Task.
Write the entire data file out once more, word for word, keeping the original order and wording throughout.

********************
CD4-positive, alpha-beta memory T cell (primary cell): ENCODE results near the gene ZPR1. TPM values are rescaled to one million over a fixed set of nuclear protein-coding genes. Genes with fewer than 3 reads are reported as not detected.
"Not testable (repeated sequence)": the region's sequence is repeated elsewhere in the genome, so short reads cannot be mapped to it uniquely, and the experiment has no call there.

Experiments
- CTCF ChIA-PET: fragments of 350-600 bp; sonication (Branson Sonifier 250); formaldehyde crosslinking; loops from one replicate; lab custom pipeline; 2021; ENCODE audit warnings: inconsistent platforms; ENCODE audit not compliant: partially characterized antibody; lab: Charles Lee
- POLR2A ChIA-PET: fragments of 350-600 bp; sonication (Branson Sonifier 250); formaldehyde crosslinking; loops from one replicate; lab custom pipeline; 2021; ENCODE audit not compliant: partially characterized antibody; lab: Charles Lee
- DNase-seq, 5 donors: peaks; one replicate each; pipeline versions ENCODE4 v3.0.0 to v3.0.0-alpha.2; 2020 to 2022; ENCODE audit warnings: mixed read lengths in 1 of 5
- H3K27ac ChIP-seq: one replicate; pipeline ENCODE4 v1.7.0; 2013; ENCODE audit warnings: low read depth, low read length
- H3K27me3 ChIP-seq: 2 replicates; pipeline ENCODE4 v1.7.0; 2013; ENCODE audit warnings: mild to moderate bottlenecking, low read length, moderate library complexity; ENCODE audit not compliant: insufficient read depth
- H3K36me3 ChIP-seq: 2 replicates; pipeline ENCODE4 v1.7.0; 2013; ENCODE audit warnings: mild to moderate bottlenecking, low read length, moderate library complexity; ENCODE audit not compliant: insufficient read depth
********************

CD4-positive, alpha-beta memory T cell (primary cell): ENCODE results near the gene ZPR1. TPM values are rescaled to one million over a fixed set of nuclear protein-coding genes. Genes with fewer than 3 reads are reported as not detected.
"Not testable (repeated sequence)": the region's sequence is repeated elsewhere in the genome, so short reads cannot be mapped to it uniquely, and the experiment has no call there.

Experiments
- CTCF ChIA-PET: fragments of 350-600 bp; sonication (Branson Sonifier 250); formaldehyde crosslinking; loops from one replicate; lab custom pipeline; 2021; ENCODE audit warnings: inconsistent platforms; ENCODE audit not compliant: partially characterized antibody; lab: Charles Lee
- POLR2A ChIA-PET: fragments of 350-600 bp; sonication (Branson Sonifier 250); formaldehyde crosslinking; loops from one replicate; lab custom pipeline; 2021; ENCODE audit not compliant: partially characterized antibody; lab: Charles Lee
- DNase-seq, 5 donors: peaks; one replicate each; pipeline versions ENCODE4 v3.0.0 to v3.0.0-alpha.2; 2020 to 2022; ENCODE audit warnings: mixed read lengths in 1 of 5
- H3K27ac ChIP-seq: one replicate; pipeline ENCODE4 v1.7.0; 2013; ENCODE audit warnings: low read depth, low read length
- H3K27me3 ChIP-seq: 2 replicates; pipeline ENCODE4 v1.7.0; 2013; ENCODE audit warnings: mild to moderate bottlenecking, low read length, moderate library complexity; ENCODE audit not compliant: insufficient read depth
- H3K36me3 ChIP-seq: 2 replicates; pipeline ENCODE4 v1.7.0; 2013; ENCODE audit warnings: mild to moderate bottlenecking, low read length, moderate library complexity; ENCODE audit not compliant: insufficient read depth